Weight loss is known to have adverse consequences for bone health, particularly in postmenopausal women. Some research has indicated that physical activity, particularly weight-bearing activity, may offset bone loss. Breast cancer survivors may be at particular risk for adverse bone health given the bone loss associated with several treatment regimens. There is limited research on the effects of weight loss and exercise on bone health in cancer survivors. Several studies have suggested that exercise may offset bone loss in breast cancer survivors, but these studies have not included a weight loss component. Given that energy restriction is a key component to most successful weight loss regimens, understanding the role it has on bone health in postmenopausal breast cancer survivors, who are at increased risk for bone loss, is an important safety consideration. The ENERGY trial (Exercise and Nutrition to Enhance Recovery and Good health for You) is a vanguard weight loss trial of n=800 overweight and obese women age 21 and older with stage IC-IIIA breast cancer across four sites in the US (RO1CA14879). Weight loss is achieved primarily through energy restriction with concurrent emphasis on aerobic exercise to complement weight loss and promote maintenance of weight loss. Thus, it provides an ideal setting to examine the associations between weight change and physical activity with bone loss in postmenopausal breast cancer survivors. Our primary hypothesis is that weight loss and physical activity will be correlated with bone loss and remodeling among overweight and obese postmenopausal breast cancer survivors. We will examine this through the collection of supplementary data in the postmenopausal women (expected to be 75% of the n=200) enrolled in the ENERGY trial at the St. Louis site (at Washington University School of Medicine). The goal of this study is to characterize bone loss and remodeling during the primary weight loss phase (from randomization to 12 months). Our proposal is innovative in that it will be the first study to prospectively assess the effects of intentional weight loss and physical activity during weight loss, independently and together, on bone health in overweight and obese postmenopausal breast cancer survivors. This is significant as there is great attention to the need for weight management in breast cancer survivors given the adverse effects of obesity on morbidity and mortality in this population. Results on bone density can directly inform clinical practice and recommendations for women after breast cancer. Specifically, our aims are to measure the correlation between weight change and physical activity and bone loss among overweight and obese postmenopausal breast cancer survivors enrolled in a randomized controlled weight loss trial and, secondarily, to characterize the interaction between weight change and physical activity as it relates to bone loss.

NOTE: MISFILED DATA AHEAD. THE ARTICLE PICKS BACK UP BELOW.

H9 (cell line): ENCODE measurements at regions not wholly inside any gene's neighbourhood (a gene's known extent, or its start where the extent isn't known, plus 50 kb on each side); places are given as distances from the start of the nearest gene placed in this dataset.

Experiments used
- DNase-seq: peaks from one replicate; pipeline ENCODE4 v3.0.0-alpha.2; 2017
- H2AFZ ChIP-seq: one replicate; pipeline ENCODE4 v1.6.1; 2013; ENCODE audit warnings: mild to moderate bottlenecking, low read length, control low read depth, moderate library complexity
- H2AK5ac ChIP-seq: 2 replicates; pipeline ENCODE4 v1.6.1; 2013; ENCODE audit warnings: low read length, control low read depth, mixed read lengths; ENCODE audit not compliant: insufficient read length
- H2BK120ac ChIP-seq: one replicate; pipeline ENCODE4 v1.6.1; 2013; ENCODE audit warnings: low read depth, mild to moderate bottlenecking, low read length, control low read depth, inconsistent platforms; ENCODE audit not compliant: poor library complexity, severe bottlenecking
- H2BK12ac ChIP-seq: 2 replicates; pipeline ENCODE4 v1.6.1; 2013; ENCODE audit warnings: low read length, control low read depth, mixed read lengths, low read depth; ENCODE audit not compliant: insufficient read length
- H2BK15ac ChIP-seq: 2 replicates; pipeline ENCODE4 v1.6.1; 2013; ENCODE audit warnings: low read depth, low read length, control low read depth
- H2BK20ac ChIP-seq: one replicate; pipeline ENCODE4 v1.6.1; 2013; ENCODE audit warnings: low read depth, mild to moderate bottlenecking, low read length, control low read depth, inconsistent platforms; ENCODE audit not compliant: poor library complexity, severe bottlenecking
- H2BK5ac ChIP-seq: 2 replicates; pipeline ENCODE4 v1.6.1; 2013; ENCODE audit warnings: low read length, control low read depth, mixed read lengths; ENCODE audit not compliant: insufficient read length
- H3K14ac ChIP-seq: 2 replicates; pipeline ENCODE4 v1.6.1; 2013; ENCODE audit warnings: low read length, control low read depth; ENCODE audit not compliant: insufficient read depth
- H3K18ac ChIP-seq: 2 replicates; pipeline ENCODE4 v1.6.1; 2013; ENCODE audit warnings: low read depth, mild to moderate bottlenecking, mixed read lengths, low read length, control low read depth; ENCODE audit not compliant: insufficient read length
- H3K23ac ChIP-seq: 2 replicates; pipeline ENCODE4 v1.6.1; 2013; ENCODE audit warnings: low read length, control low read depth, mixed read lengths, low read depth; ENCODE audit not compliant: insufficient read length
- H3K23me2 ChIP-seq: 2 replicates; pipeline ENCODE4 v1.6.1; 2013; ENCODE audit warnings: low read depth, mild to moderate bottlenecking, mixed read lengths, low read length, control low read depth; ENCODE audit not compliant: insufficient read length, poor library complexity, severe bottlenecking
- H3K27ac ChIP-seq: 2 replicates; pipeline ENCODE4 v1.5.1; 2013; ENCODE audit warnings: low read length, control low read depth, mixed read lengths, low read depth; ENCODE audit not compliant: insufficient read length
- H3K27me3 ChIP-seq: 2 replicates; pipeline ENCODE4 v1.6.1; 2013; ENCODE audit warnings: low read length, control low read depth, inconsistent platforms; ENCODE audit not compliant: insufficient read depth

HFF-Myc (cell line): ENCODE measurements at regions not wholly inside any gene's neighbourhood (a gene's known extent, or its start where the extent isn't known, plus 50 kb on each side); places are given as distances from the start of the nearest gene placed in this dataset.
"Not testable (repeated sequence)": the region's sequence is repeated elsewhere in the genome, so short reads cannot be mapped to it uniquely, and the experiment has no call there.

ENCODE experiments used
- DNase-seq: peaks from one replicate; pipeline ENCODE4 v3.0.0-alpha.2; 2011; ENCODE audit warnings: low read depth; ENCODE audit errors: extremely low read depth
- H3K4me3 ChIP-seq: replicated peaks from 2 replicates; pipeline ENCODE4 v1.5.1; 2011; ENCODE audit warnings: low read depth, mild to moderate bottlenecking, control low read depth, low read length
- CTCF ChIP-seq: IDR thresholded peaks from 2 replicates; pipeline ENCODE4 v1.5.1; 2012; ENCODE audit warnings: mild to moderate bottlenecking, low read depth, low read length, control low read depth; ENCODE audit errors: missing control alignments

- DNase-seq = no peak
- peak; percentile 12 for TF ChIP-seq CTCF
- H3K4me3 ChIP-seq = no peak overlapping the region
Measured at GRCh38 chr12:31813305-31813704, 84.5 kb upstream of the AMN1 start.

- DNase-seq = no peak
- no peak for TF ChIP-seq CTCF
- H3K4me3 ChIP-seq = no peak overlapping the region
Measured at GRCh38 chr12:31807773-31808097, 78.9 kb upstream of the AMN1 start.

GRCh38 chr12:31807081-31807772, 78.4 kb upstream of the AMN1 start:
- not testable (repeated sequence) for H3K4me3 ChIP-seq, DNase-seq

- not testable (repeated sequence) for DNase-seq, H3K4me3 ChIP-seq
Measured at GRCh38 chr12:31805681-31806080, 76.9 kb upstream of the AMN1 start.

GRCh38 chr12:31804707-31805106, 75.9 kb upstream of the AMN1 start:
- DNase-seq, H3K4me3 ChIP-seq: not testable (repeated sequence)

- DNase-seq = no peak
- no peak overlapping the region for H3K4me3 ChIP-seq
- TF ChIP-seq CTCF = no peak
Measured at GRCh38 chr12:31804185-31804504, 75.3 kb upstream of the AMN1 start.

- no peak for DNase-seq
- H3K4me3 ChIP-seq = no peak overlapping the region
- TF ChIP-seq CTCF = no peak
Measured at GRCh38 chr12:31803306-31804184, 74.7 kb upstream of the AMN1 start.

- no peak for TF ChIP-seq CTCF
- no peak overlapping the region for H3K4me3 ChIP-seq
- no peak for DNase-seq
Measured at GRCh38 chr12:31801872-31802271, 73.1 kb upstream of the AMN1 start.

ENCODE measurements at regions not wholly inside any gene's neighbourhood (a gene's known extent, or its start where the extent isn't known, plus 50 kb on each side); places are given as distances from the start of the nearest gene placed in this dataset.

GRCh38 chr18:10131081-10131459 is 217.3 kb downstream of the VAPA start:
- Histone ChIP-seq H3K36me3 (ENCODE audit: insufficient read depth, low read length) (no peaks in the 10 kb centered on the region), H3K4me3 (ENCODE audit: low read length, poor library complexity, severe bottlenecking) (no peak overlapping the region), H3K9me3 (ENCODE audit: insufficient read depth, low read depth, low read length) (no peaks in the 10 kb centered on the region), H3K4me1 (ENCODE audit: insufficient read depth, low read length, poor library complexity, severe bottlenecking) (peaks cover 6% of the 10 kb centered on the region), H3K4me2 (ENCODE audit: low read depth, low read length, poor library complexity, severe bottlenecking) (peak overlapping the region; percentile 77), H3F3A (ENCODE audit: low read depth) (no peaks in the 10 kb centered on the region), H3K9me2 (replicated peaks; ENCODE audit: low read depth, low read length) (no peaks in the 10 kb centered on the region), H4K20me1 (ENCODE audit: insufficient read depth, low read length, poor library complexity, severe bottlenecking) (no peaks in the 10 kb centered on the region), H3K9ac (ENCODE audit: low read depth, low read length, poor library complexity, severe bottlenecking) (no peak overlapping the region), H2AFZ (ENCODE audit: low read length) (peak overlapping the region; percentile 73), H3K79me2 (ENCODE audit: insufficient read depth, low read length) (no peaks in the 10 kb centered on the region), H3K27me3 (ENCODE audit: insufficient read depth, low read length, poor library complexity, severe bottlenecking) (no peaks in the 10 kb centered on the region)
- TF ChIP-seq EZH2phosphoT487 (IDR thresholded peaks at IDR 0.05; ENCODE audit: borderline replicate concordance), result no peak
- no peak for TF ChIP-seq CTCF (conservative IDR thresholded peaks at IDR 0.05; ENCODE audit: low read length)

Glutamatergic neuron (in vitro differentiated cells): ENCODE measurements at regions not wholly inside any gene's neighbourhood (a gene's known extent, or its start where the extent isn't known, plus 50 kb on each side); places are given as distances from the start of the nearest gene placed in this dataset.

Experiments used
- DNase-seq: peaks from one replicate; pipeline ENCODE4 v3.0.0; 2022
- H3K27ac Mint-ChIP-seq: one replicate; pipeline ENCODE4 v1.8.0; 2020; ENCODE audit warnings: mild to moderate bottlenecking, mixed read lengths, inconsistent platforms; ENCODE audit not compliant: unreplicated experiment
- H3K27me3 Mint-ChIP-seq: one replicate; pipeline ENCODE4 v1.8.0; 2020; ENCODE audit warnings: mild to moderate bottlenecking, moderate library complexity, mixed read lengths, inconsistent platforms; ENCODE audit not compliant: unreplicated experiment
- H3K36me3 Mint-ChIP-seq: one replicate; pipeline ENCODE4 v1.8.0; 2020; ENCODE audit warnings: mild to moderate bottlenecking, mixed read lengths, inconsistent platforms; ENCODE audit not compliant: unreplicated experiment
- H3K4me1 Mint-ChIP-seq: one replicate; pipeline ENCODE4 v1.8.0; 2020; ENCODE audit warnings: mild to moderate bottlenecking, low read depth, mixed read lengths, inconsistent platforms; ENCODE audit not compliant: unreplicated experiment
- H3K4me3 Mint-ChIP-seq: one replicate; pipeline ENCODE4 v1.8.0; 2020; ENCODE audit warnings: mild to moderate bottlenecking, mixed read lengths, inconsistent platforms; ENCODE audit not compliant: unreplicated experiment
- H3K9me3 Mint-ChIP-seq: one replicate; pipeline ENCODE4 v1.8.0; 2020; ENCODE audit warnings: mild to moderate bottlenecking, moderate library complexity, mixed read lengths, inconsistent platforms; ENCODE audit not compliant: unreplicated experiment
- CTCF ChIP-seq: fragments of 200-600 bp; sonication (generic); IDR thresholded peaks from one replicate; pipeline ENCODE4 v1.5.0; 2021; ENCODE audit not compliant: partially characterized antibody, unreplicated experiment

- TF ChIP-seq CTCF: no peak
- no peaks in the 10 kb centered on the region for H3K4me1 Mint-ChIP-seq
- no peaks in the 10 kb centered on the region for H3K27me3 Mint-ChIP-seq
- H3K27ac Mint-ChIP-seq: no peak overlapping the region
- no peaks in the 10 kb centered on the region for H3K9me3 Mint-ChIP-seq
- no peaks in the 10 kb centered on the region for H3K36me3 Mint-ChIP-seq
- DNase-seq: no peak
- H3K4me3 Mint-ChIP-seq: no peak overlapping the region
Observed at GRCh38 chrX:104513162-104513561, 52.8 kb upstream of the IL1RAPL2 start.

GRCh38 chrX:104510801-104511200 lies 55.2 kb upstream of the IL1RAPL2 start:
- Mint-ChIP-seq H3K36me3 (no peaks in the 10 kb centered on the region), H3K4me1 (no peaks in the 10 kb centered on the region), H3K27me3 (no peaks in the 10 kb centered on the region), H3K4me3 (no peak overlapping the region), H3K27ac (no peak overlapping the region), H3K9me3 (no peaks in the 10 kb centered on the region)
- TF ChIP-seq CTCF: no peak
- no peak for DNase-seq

Using supplemental data collected among postmenopausal breast cancer survivors newly enrolled in a randomized weight loss trial, we will evaluate the association between weight loss and physical activity and bone health, specifically bone mineral density and serum bone turnover markers. We will also explore whether weight loss and physical activity interact to influence bone health.